Media and Morality in the Twenties

'I want to be naughty and yet be nice' - John D. Stevens recounts how small-town America fought a losing battle against the louche temptations offered by rnagazines, tabloids and the movies.

American society was racked in the 1920s by clashes in moral standards. The rural and small-town population was fighting a series of rearguard actions to retain control and to enforce its standards on the rising cities. Each ten yearly census recorded the steady march toward urbanity. Many things about the city alarmed the ruralists, but nothing so much as its low morals. The most visible struggle was against gambling, jazz music, stage nudity and Sunday entertainment and shopping.

There also was a vigorous struggle against allegedly immoral and salacious magazines, books and films, almost none of which took place in court-rooms. The citizens of the midwest villages and towns instead used moral persuasion on local news-stands. By keeping the 'snappy joke books', confessions magazines and 'modern novels' under the counter, everybody could pretend they did not exist.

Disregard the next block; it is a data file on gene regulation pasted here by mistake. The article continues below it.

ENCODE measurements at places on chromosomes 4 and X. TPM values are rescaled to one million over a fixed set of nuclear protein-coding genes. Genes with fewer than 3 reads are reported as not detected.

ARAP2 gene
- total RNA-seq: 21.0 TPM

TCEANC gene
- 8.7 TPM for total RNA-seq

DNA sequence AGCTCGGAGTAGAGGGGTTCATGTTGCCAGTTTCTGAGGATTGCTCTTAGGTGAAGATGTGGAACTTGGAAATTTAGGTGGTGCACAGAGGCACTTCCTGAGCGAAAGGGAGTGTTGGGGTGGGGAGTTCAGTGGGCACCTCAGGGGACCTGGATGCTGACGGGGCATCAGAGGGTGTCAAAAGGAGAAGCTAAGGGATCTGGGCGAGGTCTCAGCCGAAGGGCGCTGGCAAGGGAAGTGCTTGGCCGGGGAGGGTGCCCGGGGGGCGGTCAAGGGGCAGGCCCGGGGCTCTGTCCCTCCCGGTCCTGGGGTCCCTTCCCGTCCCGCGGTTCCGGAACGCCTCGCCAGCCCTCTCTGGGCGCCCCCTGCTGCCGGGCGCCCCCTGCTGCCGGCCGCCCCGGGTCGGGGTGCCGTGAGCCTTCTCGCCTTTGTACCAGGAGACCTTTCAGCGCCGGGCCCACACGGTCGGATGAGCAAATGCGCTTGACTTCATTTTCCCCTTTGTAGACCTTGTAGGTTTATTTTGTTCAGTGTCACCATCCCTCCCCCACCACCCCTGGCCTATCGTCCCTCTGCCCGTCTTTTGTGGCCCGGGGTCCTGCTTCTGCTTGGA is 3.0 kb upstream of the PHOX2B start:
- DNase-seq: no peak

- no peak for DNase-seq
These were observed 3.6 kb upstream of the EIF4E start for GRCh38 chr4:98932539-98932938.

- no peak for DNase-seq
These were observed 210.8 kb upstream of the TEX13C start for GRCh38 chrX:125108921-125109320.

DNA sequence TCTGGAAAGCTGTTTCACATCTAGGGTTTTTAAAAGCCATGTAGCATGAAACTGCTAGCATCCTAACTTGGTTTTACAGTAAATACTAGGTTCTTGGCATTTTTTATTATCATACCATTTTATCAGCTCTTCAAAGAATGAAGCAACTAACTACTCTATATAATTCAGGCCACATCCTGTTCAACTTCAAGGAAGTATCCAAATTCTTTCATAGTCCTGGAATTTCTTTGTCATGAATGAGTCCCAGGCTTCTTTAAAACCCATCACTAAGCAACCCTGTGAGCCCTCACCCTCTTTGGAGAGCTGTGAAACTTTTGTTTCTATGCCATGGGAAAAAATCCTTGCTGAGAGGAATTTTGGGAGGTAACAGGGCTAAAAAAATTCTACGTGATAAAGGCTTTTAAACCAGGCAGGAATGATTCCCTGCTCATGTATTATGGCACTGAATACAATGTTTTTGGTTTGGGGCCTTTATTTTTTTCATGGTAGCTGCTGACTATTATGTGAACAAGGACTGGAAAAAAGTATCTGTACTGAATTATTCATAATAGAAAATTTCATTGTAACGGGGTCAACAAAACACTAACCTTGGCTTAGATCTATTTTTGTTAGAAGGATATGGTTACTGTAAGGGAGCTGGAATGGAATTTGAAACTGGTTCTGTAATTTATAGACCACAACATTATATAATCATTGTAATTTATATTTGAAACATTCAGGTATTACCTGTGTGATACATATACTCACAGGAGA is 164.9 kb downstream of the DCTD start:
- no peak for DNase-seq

In his famous essay of 1931, F. Scott Fitzgerald denounced this smug hypocrisy:

Meanwhile their granddaughters pass the well-thumbed copy of Lady Chatterly's Lover around the hoarding school and, if they get about at all, know the taste of gin or corn [liquor] at sixteen. But the generation who reached maturity between 1875 and 1895 continue to believe what they want to believe.

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